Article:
Restarting antithrombotic drugs: polypectomy associated with increased bleeding risk during first week when warfarin therapy resumed immediately after procedure; sphincterotomy associated with increased bleeding risk during 3 days after warfarin therapy resumed; percutaneous endoscopic gastrostomy (PEG) has 2.5% overall risk for bleeding, but risk unknown for patient on antithrombotic therapy who receives PEG
Warfarin before elective endoscopy: AF — in patients with no underlying associated condition, discontinue warfarin 3 to 5 days before procedure (no need to check international normalized ratio [INR]) and restart within 24 hr after procedure at patient’s usual daily dose; mechanical valves, history of stroke, or history of embolism — stop warfarin, monitor INR, and start UFH bridge therapy when INR drops below 2 ; stop UFH 4 to 6 hr before procedure and restart 2 to 6 hr after procedure; in high risk patients, warfarin restarted on day of procedure and used concomitantly with UFH until INR reaches therapeutic level; bridge agent stopped once INR becomes therapeutic and time window for thromboembolism has passed; patient with aortic valve — stop warfarin 2 days before procedure; target INR<1.5; restart warfarin in 24 hr
Resumption of antithrombotic drugs after endoscopic hemostasis: if patients used aspirin before procedure, resume aspirin after procedure, but start concomitant use of proton pump inhibitor (PPI); aspirin reinstituted 3 to 5 days after bleeding episode; patients recovering from GI bleeding who previously took thienopyridine should be transitioned to aspirin; warfarin should be resumed 4 to 15 days after endoscopic hemostasis; place patient on IV UFH bridge therapy if concerned about thromboembolic events
Acute coronary syndrome (ACS), vascular stents, and acute cerebrovascular events: patients should receive uninterrupted dual antiplatelet therapy (DAT) for ≥30 days after implantation of bare-metal stent and for ≥12 mo after placement of drug-eluting stent; premature discontinuation of DAT contraindicated; patients who receive DAT have 3-fold greater risk for upper GI bleeding, compared with those on single-drug antiplatelet therapy; patients hospitalized with ACS have 1% to 3% risk for upper GI bleeding and 4- to 7-fold increased mortality; delay elective procedure or stop one antithrombotic drug (substitute aspirin for thienopyridine); use aspirin if both drugs stopped; complication risk 1% to 2% for urgent procedures where all antithrombotic drugs discontinued; if ACS occurs after GI bleeding, patients do fairly well; intervene endoscopically as needed, with less concern about antithrombotic drugs; outcomes better if endoscopy performed before catheterization
Overall management schemes: continue aspirin and NSAIDs for all endoscopic procedures, regardless of patient’s bleeding risk; thienopyridines may be continued in patients with low bleeding risk; patients with high bleeding risk and low thromboembolic risk should discontinue use of thienopyridines 7 to 10 days before endoscopy; patients on DAT should discontinue thienopyridine and take aspirin instead; patients with high bleeding and thromboembolic risk should take aspirin therapy; consider stopping therapy 7 to 10 days before endoscopy; patients with high bleeding risk should discontinue warfarin and start bridge therapy before endoscopy
Managing Upper GI Perforations
Laith H. Jamil, MD, Associate Director of Interventional Endoscopy, Cedars-Sinai Medical Center, Los Angeles, CA
Traumatic esophageal perforation (TEP): most patients with TEP have no signs or symptoms; 7% have dysphagia; 19% have subcutaneous emphysema; study performed esophagogastroduodenoscopy (EGD) on patients suspected of having penetrating esophageal injury and found that EGD ruled out esophageal perforation in 89% of patients; EGD 100% sensitive and 92% specific for esophageal perforation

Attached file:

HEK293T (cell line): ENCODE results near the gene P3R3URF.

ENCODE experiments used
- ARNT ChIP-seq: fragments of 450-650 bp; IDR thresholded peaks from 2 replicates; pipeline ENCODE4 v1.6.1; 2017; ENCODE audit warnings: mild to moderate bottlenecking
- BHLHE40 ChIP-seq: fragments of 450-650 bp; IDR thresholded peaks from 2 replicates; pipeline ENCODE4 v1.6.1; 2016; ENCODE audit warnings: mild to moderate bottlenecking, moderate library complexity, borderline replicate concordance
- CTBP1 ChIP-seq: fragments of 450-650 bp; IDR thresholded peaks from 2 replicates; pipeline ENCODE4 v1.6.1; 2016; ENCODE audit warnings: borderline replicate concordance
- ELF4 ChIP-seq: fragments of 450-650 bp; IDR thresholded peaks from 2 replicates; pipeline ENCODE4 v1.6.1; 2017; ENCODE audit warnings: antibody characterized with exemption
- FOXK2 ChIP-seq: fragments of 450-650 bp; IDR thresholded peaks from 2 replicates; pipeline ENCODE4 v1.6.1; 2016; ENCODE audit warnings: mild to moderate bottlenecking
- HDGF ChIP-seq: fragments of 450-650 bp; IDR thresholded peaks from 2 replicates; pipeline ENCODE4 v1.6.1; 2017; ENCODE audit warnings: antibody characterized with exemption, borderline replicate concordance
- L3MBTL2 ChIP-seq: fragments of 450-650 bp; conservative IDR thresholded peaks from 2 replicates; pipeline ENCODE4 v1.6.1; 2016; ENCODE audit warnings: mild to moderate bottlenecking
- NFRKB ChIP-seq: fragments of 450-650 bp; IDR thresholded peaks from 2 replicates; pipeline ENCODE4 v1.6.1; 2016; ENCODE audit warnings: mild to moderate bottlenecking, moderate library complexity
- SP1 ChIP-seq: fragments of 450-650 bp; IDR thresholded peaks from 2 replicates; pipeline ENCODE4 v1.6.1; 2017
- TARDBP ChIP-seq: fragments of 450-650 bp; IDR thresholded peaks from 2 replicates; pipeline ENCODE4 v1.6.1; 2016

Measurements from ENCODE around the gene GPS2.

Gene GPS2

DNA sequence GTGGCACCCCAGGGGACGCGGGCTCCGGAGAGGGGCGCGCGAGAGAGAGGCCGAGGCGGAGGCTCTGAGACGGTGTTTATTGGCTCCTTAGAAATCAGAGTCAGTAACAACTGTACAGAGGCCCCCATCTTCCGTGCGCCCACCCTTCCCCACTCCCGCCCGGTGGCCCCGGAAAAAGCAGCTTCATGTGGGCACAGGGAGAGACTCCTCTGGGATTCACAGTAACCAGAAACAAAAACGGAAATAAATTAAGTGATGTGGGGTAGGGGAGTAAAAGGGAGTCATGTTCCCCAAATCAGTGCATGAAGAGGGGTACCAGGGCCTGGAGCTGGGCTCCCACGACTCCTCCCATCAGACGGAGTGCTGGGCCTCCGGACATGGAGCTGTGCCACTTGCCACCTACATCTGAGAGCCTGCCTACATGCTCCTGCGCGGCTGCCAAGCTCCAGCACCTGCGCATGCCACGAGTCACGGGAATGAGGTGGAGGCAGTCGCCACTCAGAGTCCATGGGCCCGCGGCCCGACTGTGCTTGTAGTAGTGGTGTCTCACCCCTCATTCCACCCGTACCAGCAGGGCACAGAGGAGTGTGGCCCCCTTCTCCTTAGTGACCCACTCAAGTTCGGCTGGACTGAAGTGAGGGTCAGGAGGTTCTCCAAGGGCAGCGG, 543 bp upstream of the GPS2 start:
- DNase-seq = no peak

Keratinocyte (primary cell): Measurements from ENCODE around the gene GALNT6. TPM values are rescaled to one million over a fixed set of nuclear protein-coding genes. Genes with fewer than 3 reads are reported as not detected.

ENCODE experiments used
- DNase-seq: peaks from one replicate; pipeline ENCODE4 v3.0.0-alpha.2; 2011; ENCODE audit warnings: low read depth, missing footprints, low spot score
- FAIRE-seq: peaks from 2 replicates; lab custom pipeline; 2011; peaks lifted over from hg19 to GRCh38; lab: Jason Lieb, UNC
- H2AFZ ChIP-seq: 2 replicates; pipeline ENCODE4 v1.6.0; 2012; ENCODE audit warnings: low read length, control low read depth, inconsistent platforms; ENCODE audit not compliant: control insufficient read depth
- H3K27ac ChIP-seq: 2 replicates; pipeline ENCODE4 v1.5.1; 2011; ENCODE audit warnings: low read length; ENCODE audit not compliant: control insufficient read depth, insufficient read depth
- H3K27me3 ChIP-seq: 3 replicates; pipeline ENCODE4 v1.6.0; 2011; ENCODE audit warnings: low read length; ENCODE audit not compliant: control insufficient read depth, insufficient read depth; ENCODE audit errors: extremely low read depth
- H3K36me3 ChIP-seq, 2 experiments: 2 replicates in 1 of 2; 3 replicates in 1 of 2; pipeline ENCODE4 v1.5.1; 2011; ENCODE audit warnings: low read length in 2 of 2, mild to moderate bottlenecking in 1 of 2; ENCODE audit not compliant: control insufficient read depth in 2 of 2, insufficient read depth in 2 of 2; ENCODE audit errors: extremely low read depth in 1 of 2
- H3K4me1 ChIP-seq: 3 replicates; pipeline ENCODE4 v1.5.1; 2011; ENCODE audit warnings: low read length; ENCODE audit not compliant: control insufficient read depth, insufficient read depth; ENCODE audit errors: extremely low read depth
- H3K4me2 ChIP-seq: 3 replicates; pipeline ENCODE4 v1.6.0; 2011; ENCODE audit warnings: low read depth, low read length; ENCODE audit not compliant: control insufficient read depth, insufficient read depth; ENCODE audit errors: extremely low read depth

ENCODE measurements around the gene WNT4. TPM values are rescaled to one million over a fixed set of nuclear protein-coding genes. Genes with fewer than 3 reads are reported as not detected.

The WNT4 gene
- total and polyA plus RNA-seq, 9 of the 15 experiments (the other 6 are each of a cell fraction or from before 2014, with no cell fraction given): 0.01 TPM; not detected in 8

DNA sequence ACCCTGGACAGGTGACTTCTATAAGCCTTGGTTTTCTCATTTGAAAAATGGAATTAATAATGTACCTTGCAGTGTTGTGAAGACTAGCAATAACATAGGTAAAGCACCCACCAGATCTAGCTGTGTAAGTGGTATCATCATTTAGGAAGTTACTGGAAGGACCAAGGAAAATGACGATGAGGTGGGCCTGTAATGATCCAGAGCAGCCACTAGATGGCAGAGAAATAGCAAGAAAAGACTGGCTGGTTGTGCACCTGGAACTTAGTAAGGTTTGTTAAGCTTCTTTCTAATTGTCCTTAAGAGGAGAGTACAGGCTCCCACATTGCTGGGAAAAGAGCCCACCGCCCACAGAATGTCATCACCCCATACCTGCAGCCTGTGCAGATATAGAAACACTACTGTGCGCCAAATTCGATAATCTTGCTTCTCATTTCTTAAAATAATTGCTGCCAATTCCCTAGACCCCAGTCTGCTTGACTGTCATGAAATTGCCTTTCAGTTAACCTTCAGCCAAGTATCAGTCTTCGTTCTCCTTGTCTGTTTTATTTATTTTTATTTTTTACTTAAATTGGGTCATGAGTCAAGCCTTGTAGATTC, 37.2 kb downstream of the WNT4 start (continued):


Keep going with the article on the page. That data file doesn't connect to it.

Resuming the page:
Case 1: woman aged 87 yr who recently had EGD and gastric polypectomy; patient began vomiting blood and had rectal bleeding after returning home; brought to emergency department with abdominal pain; admitted to intensive care unit; endoscopy revealed small esophageal perforation that was increasing in size; Boerhaave syndrome — symptoms include retching, vomiting, excruciating pain, odynophagia, tachypnea, and dyspnea, leading to shock; chest x ray often reveals abnormality (free air); usually diagnosed with computed tomography (CT), or with esophagogram (water-soluble contrast); performing EGD in these patients may make condition worse and delays in care, surgery performed for patient with free perforation; conservative management (eg, suction, antibiotics) has role, especially if perforation contained; endoscopy for patients who may not be good surgical candidates; self-expandable plastic or metal stents reportedly work well for some
Management of perforation: endoscopic clips — earliest treatment for esophageal perforation; study found that “clipping” acute esophageal perforations had median healing time of 5 days; clips less effective for perforations that have existed for long periods; stents — study found that endoscopic stenting had clinical success rate of 85% in patients with benign rupture or anastomotic leak; study found no difference in efficacy among self-expandable plastic stents, fully covered metal stents, or partially covered (PC) metal stents; plastic expandable stents must be left in for 8 wk; metal stents must be left in for 6 wk; study found that 33% of patients had minor stent-related complications (stent migration most common); another study found that 10% of stent removals had procedure-related adverse events, 2% had major adverse events; PC metal stent had highest risk for complication during removal; no association between amount of time that patient had stent in place and how embedded stent was; removal of PC stents — PC stents difficult to remove; study placed expandable plastic stent proximal to PC stent to make removal of PC stent easier; plastic stent put in place for 1 to 3 wk; placement of proximal stent had 96% success rate for removal of PC stent with minimal complications; indications — esophageal fistula main indication for use of stents in research; success of stent placement depended on type of fistula; study found that anchoring stent with endoscopic clip decreases likelihood of stent migration; gastric sleeve leak — study of 9 patients with gastric staple line leak; authors used fully covered stents, proximal end placed 5 to 7 cm above fistula; clips used as well; mean stent treatment duration of 6.4 wk, but some patients had stent for 17 wk; 78% success rate with stents alone